Archive | January, 2013

Oh God What’s Going On (With Newspapers)?

31 Jan

Again, calm down. It’s true – newspaper ad spending has gone down 3.5% since last year due to the ever decreasing readership of print dailies. And I hear you when you say the trend of switching ad spending from traditional measured media over to unmeasured media has hit newspapers hardest of all. I won’t deny it. And when you tell me many of these newspaper companies are in unimaginable debt – finding it hard to even pay interest on debts acquired when overpaying for newspapers in the 90′s – even I must admit things look bleak for newsprint as a medium. But there is still a future for newspapers, just maybe not in “paper.”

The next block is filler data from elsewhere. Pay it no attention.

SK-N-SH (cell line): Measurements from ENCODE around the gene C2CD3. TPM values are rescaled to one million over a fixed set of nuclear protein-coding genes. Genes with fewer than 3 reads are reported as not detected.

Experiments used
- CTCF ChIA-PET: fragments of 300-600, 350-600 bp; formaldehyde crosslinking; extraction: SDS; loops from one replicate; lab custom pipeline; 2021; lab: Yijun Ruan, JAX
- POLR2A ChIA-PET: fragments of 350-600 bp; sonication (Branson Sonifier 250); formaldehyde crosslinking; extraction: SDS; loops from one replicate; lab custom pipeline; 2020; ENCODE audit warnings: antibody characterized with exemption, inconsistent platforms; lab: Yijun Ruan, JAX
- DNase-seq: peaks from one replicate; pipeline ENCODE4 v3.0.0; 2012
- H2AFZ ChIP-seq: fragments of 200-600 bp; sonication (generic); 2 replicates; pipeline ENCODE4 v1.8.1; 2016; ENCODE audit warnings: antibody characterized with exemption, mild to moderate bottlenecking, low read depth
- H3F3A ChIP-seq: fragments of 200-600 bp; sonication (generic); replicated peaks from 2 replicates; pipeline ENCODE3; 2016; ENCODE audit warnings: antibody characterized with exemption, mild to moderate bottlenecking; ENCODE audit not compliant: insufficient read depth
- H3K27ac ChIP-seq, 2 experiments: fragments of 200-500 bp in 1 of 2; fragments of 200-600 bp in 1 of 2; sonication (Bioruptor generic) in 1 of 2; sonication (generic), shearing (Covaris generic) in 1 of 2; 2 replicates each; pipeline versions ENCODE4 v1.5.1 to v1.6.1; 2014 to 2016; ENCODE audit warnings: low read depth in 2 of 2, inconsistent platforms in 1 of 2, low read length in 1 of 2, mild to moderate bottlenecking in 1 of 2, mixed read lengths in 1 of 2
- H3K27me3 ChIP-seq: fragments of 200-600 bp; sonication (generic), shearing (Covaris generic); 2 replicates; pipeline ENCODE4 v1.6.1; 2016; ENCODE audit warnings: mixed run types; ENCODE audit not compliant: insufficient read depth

You ask me “how did we get here? Why are these papers having trouble keeping in the black?” I’ll get to that, but first I’ll tell you how these papers used to run. In the olden days (the 1980′s), newspapers only got 20% of their revenue from circulation – the other 80% came from selling advertisements. From full-page spreads to the tiny classifieds (which actually earned more money per ad unit than any other part of the paper), advertisers were willing to pay top-dollar for ads to appear in those pages, next to content produced by a sprawling newsroom of professional journalists. By doing this, newspapers were generally able to achieve profit margins of 25%, even after the high costs of employing writers, operating a press, and distributing papers by personal delivery, one of the most expensive forms of distribution.